Showcase - Numerical Relativity Media

The Numerical Relativity snapshots

The numerical simulations of black holes, especially of binary black holes, has come of age during the last years. The orbital evolution of the singularities and the production of gravitational waves are routinely simulated for several interesting cases. From these simulations visual animations and pictures are produced.
The focus of the Jena Numerical Relativity Group are binary black hole evolutions with and without spin.


Binary black hole simulations (25 MB).
Click the picture to watch the animation.

Event Horizons Pic

Event horizons for the final inspiral, collision and merger of two black holes shown in x-y-t diagrams. The time-axis points upwards.
Click the picture to see the movie (6.6 MB) or
Click here to see more animations and pictures.
At each instant of time the intersection of the x-y-plane with a spherical black hole is a circle. Stacking these time slices gives the graphical representation of the event horizon as two tubes that merge as time progresses. For a head-on collision, the resulting picture is called the "pair of pants". For orbiting black holes it can be called the "twisted pants".

Binary black hole merger (variation of color)


Binary black hole merger (red on blue), diagonally upwards
Binary black hole merger (red on blue), diagonally downwards
Binary black hole merger, unequal mass, mass ratio 2:1

Simulation of 42 black holes starting from rest spelling E=mc2 (2007). Nowadays the numerical methods are stable and efficient so that it has become possible to evolve such systems all the way through the merger. Plotted is the conformal factor.Click the picture for an animation.
Click here to show a short description.

AEI Multiple Black Holes
First multiple black hole simulation The puncture method allows the numerical treatment of black holes on R3 1. This is a technical simplification compared to excision methods, which depending on their implementation require specific grids, coordinates, and discretizations of derivatives at the excision boundary for each black hole. Furthermore, methods that rely on comoving coordinates 2, 3, which are well adapted to quasi-circular inspirals of two black holes, do not immediately generalize to three or more black holes. After setting the puncture initial data, a puncture code in principle does not even need to know the location of the black holes, since the BSSN formulation with the appropriate treatment of the conformal factor allows us to evolve the gravitational fields on R3 without reference to the punctures. In practice, the puncture tracks are computed, for example, to add resolution near the punctures in a mesh refinement code. The first proof of principle simulation that puncture evolutions generalize to more than two black holes with minimal changes to a binary code was performed in 1997 4. Since this was an unpublished report, we summarize one of these simulations here. 30 black holes were arranged in a planar configuration using Brill-Lindquist data, see Fig. Evolutions were performed using the fixed puncture method with the ADM formulation, maximal slicing, and vanishing shift, using an early version of the BAM code 5, 6. Shown is the lapse at t = 0.5M, which was initialized to one and collapsed quickly towards zero near the punctures, thereby marking the location of the black holes. These simulations were not stable on orbital time scales, so neither the full merger nor waveforms were computed. The apparent horizon for a three black hole evolution and merger of this type was computed in 7. Despite the probably well-placed expectation that the recent moving puncture evolutions generalize in the same way since fields are evolved on R3 , we want to emphasize that it was important to actually prove that this is the case 8. For example, one could have worried that the gauge conditions behave in an unexpected manner. The bottom line is that the moving puncture method generalizes without significant changes from two to three black holes 8, 9.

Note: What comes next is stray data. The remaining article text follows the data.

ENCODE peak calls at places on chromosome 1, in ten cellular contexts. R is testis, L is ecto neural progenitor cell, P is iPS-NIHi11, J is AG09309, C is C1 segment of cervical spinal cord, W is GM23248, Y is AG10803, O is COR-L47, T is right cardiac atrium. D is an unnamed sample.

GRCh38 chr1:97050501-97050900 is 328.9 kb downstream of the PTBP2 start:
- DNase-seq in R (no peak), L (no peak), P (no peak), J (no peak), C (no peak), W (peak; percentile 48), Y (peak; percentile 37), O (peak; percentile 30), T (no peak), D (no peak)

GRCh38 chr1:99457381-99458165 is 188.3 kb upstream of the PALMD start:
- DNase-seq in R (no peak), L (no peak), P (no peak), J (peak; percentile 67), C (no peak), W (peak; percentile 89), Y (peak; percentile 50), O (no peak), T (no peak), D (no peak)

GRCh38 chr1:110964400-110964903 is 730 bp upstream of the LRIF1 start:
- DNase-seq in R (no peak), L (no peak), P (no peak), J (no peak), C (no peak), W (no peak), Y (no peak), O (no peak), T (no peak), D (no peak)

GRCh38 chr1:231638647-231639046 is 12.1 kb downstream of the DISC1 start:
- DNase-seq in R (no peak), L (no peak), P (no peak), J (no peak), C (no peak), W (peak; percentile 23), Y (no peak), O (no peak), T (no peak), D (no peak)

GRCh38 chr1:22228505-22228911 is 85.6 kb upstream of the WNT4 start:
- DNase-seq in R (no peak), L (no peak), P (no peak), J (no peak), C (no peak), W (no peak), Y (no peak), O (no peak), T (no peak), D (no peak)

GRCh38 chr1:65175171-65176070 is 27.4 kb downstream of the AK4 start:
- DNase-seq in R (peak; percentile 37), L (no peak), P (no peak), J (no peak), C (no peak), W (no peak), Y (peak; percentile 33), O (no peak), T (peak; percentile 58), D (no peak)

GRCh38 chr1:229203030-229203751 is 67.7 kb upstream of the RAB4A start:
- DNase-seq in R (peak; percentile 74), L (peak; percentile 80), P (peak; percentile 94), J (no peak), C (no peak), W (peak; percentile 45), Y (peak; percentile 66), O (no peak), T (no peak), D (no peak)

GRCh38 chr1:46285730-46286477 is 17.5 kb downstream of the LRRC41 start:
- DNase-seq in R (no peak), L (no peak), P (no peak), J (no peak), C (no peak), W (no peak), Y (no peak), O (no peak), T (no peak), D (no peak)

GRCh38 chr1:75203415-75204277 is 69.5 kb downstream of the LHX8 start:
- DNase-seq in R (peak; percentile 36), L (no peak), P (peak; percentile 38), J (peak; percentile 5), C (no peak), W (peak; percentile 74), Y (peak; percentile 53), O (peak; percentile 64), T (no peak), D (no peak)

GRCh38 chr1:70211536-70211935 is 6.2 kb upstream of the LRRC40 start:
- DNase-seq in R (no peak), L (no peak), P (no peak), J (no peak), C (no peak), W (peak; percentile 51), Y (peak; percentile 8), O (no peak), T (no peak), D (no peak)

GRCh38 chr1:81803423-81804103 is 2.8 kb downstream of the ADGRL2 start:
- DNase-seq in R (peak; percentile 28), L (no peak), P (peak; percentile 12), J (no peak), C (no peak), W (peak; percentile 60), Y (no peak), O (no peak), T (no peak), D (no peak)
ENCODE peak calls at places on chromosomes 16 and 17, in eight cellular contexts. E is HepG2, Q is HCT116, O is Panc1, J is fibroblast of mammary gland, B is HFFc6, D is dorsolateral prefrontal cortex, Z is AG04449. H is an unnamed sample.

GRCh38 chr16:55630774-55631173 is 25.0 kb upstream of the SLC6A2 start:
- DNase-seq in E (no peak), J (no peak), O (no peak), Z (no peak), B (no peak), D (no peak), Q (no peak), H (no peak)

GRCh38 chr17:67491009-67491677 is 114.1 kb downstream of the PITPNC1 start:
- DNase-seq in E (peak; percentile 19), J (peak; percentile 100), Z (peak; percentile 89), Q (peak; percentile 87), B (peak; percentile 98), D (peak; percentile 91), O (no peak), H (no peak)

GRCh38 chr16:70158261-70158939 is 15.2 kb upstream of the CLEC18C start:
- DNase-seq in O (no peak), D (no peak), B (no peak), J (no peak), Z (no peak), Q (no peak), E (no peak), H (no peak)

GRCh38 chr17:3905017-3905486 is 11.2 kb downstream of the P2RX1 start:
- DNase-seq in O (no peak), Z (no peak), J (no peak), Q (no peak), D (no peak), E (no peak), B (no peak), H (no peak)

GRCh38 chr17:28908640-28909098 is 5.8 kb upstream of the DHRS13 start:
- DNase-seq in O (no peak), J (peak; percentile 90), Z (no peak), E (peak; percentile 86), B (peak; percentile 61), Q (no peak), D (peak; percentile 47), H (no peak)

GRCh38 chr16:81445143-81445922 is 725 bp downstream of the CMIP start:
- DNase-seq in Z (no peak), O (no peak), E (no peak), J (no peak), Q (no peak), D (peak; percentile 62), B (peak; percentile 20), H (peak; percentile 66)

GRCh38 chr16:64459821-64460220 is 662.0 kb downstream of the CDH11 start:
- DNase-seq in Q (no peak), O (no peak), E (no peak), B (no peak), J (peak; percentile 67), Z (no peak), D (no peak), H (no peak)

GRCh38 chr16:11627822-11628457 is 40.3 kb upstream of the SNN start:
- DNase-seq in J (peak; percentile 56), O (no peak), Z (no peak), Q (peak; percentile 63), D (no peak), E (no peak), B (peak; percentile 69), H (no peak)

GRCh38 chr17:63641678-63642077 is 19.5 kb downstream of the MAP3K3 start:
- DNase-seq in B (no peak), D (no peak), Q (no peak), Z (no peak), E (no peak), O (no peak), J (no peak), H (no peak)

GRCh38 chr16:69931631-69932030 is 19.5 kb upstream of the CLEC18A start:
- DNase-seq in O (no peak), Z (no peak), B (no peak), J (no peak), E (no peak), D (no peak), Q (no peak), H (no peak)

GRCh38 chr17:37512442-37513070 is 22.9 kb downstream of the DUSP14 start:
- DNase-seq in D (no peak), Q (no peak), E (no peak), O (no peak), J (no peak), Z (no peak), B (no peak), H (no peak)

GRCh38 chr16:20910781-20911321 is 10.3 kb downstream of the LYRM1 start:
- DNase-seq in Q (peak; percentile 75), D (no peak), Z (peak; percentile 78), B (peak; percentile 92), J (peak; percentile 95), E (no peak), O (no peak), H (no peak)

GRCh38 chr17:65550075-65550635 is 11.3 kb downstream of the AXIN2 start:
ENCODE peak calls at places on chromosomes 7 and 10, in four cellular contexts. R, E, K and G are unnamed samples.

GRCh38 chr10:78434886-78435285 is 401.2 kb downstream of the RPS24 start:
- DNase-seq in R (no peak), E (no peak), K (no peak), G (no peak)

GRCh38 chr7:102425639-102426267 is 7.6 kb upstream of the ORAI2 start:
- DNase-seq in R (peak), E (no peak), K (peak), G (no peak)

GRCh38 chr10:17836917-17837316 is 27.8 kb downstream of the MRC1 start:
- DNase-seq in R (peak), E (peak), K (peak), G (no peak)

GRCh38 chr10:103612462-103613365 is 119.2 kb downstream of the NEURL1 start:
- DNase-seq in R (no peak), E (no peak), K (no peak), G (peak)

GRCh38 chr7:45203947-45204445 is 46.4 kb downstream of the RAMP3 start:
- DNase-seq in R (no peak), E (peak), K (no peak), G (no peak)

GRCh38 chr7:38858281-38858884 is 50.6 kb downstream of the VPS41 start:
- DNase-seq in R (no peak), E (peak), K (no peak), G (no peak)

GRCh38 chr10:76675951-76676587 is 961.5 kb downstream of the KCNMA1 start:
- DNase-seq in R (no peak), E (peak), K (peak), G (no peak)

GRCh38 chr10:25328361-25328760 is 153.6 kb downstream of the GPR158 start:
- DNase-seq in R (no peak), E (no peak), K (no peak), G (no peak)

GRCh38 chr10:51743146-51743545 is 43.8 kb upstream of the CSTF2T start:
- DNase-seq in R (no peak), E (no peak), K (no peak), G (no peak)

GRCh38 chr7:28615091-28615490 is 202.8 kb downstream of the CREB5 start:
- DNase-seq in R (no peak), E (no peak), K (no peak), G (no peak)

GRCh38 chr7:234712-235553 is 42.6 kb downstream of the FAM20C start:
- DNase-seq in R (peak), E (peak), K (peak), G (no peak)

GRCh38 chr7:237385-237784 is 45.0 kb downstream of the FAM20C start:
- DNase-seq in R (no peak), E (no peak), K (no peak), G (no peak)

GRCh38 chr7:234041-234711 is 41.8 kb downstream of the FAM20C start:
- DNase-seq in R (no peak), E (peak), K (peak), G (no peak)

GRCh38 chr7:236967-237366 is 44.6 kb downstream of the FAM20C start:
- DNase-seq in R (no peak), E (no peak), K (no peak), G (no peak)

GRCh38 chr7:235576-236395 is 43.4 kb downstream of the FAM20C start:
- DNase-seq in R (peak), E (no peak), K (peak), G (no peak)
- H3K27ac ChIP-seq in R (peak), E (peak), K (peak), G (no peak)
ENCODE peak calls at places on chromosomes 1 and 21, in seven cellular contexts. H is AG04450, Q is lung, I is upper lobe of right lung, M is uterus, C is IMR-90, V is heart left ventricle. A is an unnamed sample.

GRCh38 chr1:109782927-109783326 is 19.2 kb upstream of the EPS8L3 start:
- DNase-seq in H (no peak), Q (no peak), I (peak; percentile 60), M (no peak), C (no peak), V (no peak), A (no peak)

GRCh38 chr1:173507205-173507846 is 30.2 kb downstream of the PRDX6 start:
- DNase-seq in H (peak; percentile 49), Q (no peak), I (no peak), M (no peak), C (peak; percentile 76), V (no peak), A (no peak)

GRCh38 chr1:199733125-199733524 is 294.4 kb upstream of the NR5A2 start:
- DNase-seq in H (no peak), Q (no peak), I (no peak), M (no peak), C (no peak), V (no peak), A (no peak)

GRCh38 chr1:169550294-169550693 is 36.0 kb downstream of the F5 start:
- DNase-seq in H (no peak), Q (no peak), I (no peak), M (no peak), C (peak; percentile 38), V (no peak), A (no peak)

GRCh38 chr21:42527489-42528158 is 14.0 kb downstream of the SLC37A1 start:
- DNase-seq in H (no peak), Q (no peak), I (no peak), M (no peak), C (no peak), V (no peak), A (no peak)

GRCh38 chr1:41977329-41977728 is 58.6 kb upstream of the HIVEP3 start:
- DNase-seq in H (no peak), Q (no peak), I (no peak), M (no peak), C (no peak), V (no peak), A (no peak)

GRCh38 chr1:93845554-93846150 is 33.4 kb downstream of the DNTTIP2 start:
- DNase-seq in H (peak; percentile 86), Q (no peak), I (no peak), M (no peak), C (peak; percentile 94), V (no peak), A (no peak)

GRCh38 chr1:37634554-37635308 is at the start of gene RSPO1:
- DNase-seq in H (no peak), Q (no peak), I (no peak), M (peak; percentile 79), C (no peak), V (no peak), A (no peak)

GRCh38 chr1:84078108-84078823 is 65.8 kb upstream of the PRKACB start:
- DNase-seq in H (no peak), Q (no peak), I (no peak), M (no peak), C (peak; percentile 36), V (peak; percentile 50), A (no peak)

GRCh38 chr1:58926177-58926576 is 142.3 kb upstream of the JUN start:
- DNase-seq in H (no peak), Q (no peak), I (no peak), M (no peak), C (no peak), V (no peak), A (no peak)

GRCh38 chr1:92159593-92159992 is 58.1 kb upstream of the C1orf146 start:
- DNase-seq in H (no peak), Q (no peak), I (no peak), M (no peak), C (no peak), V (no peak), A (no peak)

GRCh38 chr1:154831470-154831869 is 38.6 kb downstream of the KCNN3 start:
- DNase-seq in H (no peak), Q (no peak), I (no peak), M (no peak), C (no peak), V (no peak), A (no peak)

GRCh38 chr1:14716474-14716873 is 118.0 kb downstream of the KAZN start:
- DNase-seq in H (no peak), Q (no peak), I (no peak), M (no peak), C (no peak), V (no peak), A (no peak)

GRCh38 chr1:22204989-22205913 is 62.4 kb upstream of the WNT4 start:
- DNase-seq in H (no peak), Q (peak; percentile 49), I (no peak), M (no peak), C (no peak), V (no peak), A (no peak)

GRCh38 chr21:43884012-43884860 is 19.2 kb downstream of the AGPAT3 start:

1 S. Brandt and B. Brügmann, Phys. Rev. Lett. 78, 3606 (1997), gr-qc/9703066.
2 B. Brügmann, W. Tichy, and N. Jansen, Phys. Rev. Lett. 92, 211101 (2004), gr-qc/0312112
3 M. A. Scheel, H. P. Pfeiffer, L. Lindblom, L. E. Kidder, O. Rinne, and S. A. Teukolsky, Phys. Rev. D 74, 104006 (2006), gr-qc/0607056
4 B. Brügmann, Evolution of 30 black holes spelling AEI (1997), talk for site visit of the Fachbeirat, Albert Einstein Institute. Unpublished.
5 B. Brügmann, Phys. Rev. D 54, 7361 (1996), gr-qc/9608050.
6 B. Brügmann, Int. J. Mod. Phys. 8, 85 (1999), gr-qc/9708035
7 P. Diener, Class. Quantum Grav. 20, 4901 (2003), gr-qc/0305039.
8 M. Campanelli, C. O. Lousto, and Y. Zlochower, Phys. Rev. D77, 101501 (2008)
9 C. O. Lousto and Y. Zlochower, Phys. Rev. D77, 024034 (2008)


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